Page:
Defne: I think this issue has really been something special, an international collection of stories that we think matter. As a young person especially, you write because you think you have something important to say to people. So, it’s a pretty great feeling, it makes me feel heard.

Tereza: It feels really awesome. Not only did we produce some great content we also decided to change the format of the magazine so to me the nomination is a great validation of our editorial and journalistic decisions.

What was your role and involvement in the magazine?

Defne: I was a writer and also pitched the theme of terror.

Tereza: Everybody did everything! We all pitched ideas for articles, edited other students‘ work, worked on the layout and prepared it for printing.

Lea: I was on the editorial board and also contributed to the magazine with an article called ‘Finding work for refugees – an Austrian start-up aims to tackle problems that politics can’t seem to resolve’.

How do you feel your experience with Artefact has prepared you for future employment?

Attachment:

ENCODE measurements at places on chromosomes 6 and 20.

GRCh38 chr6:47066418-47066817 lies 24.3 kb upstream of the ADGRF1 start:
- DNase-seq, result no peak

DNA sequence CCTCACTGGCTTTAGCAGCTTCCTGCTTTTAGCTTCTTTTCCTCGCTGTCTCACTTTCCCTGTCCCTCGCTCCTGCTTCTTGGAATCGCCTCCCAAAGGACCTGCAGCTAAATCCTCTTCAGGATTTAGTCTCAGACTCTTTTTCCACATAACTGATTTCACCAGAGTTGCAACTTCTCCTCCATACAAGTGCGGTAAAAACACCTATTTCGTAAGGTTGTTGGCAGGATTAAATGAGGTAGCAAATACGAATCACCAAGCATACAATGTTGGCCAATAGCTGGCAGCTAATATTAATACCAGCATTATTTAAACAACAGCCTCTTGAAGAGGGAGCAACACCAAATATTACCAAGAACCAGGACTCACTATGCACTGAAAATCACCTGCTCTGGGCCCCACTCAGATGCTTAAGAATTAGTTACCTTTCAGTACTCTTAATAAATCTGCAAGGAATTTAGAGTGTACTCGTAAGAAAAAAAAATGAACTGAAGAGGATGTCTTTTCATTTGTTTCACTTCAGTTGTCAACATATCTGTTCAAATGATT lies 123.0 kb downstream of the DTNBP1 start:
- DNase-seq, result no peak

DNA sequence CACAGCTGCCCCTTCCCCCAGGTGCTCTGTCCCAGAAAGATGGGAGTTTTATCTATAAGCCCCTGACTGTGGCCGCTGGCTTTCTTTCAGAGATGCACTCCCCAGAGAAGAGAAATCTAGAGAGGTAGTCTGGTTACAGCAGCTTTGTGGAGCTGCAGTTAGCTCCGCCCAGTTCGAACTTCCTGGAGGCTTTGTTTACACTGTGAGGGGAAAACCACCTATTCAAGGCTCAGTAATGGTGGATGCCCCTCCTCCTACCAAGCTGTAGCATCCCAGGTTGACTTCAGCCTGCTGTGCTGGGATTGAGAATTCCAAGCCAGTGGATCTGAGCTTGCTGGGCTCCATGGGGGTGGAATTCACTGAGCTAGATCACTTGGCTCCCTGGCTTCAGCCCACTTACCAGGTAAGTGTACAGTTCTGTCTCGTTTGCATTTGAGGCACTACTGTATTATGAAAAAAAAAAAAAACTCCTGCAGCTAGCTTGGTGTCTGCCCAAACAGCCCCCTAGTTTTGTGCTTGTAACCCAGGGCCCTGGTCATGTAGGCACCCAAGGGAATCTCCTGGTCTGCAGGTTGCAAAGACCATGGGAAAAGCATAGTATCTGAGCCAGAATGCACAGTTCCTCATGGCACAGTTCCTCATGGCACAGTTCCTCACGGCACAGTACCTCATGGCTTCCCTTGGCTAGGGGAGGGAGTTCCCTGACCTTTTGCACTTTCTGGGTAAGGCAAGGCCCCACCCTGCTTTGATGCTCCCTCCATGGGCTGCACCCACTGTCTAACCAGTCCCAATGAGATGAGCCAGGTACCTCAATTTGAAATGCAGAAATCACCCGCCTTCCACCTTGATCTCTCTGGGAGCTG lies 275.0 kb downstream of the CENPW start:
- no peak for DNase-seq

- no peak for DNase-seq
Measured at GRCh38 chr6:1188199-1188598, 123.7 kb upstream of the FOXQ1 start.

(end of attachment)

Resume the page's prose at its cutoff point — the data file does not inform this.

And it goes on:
Defne: There is something sorcerous about newsrooms, working in that environment teaches you real-life experience that you cannot learn from a book. You are working as a professional, producing an entire magazine, being responsible for every little thing you can imagine. When looking for jobs you feel prepared because you have already been in that role.

Tereza: Apart from learning a great deal, working on the Artefact special issue gave me more confidence in my journalistic abilities.

Lea: Being part of the editorial board has opened my eyes to a different perspective of being a journalist, as I was suddenly in the position of being able to decide which topics would be tackled and which angles may be of interest to the readers.

What has been the highlight in your time working on the magazine?

Defne: The day when everything goes to print! I guess creating something from scratch, having the chance to distribute ideas, information and inspire others.

Tereza: Getting my hands on the final product was definitely a highlight for me. Seeing all your hard work transform into something real and tangible is the best feeling ever!

What do you hope to do next?